James’ Judah section concludes with "For he shall have judgment without mercy, that hath shewed no mercy; and mercy rejoiceth against judgment" Jms.2.13. This is the inevitable consequence of partiality. A hard and merciless attitude toward others not only sours and corrupts one’s own character, but it invites retribution. The fifth beatitude provides the perfect disposition: "Blessed are the merciful: for they shall obtain mercy" Matt.5.7. Mercy is the outward expression of compassion and pity toward another, particularly where misery and vulnerability are involved. "Mercy rejoiceth against judgment" when that which a person deserves is tempered by a recognition of what they need. However, it is not that mercy is being shown in disregard of justice. Achieving a right balance in this realm is extremely difficult to achieve. It requires the spiritual wisdom found exclusively in One Who is "greater than Solomon" Matt.12.42; Lk.11.31. It was at Calvary that "mercy and truth are met together; righteousness and peace have kissed each other" Ps.85.10. Royal law according to Scripture applied in Calvary love will maintain appropriate balance in interpersonal relations, help prevent partiality and maintain our sensitivities.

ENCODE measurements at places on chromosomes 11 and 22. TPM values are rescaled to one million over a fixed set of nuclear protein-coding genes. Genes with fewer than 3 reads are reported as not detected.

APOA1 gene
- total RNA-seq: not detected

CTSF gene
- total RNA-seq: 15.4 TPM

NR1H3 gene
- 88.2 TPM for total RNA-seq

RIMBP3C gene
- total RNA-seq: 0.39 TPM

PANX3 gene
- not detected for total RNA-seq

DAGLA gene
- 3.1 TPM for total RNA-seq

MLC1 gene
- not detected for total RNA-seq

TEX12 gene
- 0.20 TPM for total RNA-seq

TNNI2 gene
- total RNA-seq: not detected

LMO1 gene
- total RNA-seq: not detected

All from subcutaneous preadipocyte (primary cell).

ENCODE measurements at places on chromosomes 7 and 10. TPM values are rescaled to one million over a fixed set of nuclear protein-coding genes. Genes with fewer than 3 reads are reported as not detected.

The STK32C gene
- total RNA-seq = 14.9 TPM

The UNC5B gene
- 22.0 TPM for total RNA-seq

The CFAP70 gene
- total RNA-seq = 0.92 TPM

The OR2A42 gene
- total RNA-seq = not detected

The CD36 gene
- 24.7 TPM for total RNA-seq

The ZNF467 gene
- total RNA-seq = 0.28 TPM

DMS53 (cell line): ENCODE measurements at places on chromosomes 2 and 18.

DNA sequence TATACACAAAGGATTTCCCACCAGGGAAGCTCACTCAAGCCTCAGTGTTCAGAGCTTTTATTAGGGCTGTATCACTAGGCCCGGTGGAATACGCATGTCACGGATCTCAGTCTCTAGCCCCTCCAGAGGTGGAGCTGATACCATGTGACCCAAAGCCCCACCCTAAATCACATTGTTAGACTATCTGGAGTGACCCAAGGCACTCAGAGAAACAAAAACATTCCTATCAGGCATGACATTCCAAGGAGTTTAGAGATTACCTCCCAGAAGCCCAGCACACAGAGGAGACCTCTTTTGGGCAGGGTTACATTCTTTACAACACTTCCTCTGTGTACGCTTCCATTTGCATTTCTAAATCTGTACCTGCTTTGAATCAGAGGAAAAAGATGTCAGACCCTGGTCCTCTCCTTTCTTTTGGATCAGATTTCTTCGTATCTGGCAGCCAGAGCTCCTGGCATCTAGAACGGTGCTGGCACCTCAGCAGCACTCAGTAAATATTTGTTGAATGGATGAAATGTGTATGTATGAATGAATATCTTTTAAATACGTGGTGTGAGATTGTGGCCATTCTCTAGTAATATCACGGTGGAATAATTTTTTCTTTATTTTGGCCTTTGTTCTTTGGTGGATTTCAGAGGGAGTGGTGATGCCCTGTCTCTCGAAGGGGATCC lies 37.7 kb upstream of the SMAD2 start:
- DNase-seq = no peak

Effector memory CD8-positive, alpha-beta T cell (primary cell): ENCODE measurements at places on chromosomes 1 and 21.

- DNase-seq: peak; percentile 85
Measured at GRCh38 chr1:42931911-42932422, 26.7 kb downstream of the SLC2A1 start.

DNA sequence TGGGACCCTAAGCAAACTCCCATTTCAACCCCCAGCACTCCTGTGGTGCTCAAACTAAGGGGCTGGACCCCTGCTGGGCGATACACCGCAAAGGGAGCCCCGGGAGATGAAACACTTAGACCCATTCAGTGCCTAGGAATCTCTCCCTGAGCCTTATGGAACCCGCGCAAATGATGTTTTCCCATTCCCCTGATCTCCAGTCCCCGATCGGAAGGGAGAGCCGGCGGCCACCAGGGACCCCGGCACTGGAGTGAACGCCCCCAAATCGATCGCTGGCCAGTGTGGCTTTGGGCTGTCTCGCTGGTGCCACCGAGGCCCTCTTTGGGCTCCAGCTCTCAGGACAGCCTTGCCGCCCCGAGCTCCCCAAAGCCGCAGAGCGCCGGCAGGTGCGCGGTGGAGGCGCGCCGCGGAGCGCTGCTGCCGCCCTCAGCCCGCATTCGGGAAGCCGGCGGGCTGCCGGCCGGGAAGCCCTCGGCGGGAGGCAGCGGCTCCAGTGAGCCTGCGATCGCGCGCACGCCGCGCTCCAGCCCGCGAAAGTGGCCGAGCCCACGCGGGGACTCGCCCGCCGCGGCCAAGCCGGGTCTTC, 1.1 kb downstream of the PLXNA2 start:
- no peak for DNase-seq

These notes were written to accompany a series taught in the assembly Bible Class at Uxbridge, England. The series was shared by three brethren, which is reflected in the individual styles of writing of the notes.
PAPER 11 — Luke 22.39-46
PRAYING IN THE GARDEN OF GETHSEMANE
This section of Scripture is particularly sacred, as we see the Saviour’s anticipation of the cross. This section reveals to us truth about the Saviour as well as lessons for us. Peter, James and John were privileged to view the scene, Mk.14.32,33. These three saw the raising of Jairus’ daughter, Lk.8.41-56, where the Saviour was victorious over death; the mount of Transfiguration, Lk.9.28-36, where it was demonstrated that the Saviour would be glorified through death; and Gethsemane, where the Saviour surrendered Himself to death.
THE CONTEXT OF HIS PRAYING – vv.39,40
1. Drawing Near to the Conflict – v.39
The Saviour leaves the relative safety of the Upper Room and deliberately goes to the place where He knows that the authorities will find Him. Elsewhere we discover this is Gethsemane, Matt.26.36; Mk.14.32, the place of the olive press, but Luke says it is at the Mount of Olives. This was a place of triumph, Lk.19.29; Acts 1.12: what a perspective on Calvary! Furthermore, so many of the Lord’s prayers came from a mountain, Lk.6.12; 9.28: truly indicative of drawing near to God.